Gadhaffi’s son asks why so angry about Lockerbie bomber’s release.
More details on Lockerbie bomber’s health asked.
Victims from Lockerbie bomber against Gadhafi’s visit to NJ.

US offered money to stop Mehgrahi’s release

Posted in foreign policy, terrorist attacks with tags , , , , , , , , on August 30, 2009 by admin

US offered ‘millions’ to keep bomber in UK – World Politics, World – The Independent

US officials had “very reluctantly” backed a proposal to move Abdelbaset Ali al-Megrahi from Greenock Prison into some kind of high-security accommodation elsewhere in Scotland, senior government sources on both sides of the Atlantic confirmed. But the Americans had only consented to the option in a desperate attempt to deter the Scottish Executive from releasing Mr Megrahi on compassionate grounds – due to his terminal prostate cancer – and sending him home to die.

They also made it clear that the US would be willing to contribute millions of dollars to a complicated house arrest operation that would demand round-the-clock security to keep the prisoner under guard and protect him from attack.

But the Scottish National Party administration in Edinburgh eventually chose the option of compassionate release, claiming police chiefs had ruled that the security implications of house arrest would be “severe”.

Before:
Lockerbie bomber’s release: an oil deal.
On Lockerbie bomber’s release: an oil deal?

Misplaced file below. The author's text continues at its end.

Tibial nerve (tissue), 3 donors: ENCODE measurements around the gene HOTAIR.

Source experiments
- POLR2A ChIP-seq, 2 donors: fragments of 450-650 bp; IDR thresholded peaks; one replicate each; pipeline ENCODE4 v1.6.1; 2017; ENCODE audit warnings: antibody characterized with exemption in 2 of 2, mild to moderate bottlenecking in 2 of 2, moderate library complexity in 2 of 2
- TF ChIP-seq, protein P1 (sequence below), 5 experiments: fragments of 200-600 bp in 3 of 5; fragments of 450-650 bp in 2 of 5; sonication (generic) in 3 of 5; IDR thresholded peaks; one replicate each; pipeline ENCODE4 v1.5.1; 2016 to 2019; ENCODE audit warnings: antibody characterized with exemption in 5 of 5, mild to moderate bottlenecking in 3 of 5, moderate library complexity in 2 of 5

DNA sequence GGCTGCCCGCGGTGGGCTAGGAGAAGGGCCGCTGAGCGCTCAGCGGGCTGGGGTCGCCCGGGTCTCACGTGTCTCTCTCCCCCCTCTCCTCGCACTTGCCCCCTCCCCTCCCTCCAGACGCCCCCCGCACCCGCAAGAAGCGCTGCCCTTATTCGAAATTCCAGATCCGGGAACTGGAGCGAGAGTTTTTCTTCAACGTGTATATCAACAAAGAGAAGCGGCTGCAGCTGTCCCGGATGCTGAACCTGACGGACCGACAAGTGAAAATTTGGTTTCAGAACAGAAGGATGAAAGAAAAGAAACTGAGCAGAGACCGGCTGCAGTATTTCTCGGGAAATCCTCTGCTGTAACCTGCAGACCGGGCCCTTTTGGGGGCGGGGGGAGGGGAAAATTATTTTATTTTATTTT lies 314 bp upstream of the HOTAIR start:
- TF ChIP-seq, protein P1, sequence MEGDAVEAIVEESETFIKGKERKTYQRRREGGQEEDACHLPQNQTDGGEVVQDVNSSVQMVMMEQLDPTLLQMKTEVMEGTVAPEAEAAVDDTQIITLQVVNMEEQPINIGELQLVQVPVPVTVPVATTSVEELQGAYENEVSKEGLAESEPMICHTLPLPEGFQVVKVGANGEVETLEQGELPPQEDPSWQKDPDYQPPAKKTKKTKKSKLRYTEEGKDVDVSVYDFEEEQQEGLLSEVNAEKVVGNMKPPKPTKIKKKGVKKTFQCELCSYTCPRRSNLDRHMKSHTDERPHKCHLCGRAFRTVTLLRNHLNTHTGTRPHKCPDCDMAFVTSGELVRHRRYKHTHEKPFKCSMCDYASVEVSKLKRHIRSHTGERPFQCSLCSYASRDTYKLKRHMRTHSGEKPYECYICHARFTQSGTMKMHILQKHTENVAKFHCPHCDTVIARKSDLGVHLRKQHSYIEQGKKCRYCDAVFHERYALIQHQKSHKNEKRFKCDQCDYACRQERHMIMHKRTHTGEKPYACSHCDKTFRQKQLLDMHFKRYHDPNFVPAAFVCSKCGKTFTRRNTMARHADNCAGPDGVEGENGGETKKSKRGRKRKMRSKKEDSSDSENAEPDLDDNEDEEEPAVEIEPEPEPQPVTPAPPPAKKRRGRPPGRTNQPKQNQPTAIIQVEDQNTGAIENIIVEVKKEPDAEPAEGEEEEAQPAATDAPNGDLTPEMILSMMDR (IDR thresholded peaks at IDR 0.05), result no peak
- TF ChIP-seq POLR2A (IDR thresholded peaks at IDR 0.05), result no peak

Gadhaffi’s son asks why so angry about Lockerbie bomber’s release.
More details on Lockerbie bomber’s health asked.
Victims from Lockerbie bomber against Gadhafi’s visit to NJ.

On Lockerbie bomber’s release: an oil deal?

Posted in counterterrorism, foreign policy with tags , , , , , , , on August 29, 2009 by admin

A Sabotage Of Justice | The New Republic

Today al-Megrahi is free, as the Scottish Secretary for Justice Kenny MacAskill assures us that he “now faces a sentence imposed by a higher power.” Will MacAskill or perhaps Gordon Brown represent the dead at the gates of mercy? Was it not rather a gift to Gadhafi on the near-eve of his 40th anniversary as tyrant of Libya, an event that Prince Andrew, the Duke of York, was scheduled to attend. The despot acknowledged the intercession of Brown with Scotland for the prisoner’s freedom. Brown and his associates, pre-eminently the Baron Mandelson, have denied this. What they have not at all denied is their argument here, there and everywhere that there are, as the Times pointedly put it, lucrative business deals for Britain with Libya. Read the article by the incomparable John F. Burns in Sunday’s Times, devastating proof that both Tony Blair and Brown were in cahoots on this (in)human transaction. Or, as Lord Trefgarne (can these names be real?) intoned, “Megrahi’s release had raised hopes that the Libyans would ‘move a bit more swiftly’ on those deals.” Oh, joy.

The article in question is this one:

A Scottish government spokesman defended the decision, saying that Mr. MacAskill had consulted with the United States government and families of the victims, many of whom had supported the release. “Compassionate release is not part of the U.S. justice system but it is part of Scotland’s,” the spokesman said, according to the BBC.

But the British government’s record appeared to be providing the most ammunition to those who question its assertion of an independent decision in the case. Mr. Blair and Mr. Brown each intervened in the negotiation of a prisoner transfer agreement with Libya, with Mr. Megrahi its most obvious beneficiary. While those negotiations were going on, Libya awarded Britain a major oil contract, a $900 million deal involving BP, and dangled the prospect of others.

Before:
Gadhaffi’s son asks why so angry about Lockerbie bomber’s release.
More details on Lockerbie bomber’s health asked.
Victims from Lockerbie bomber against Gadhafi’s visit to NJ.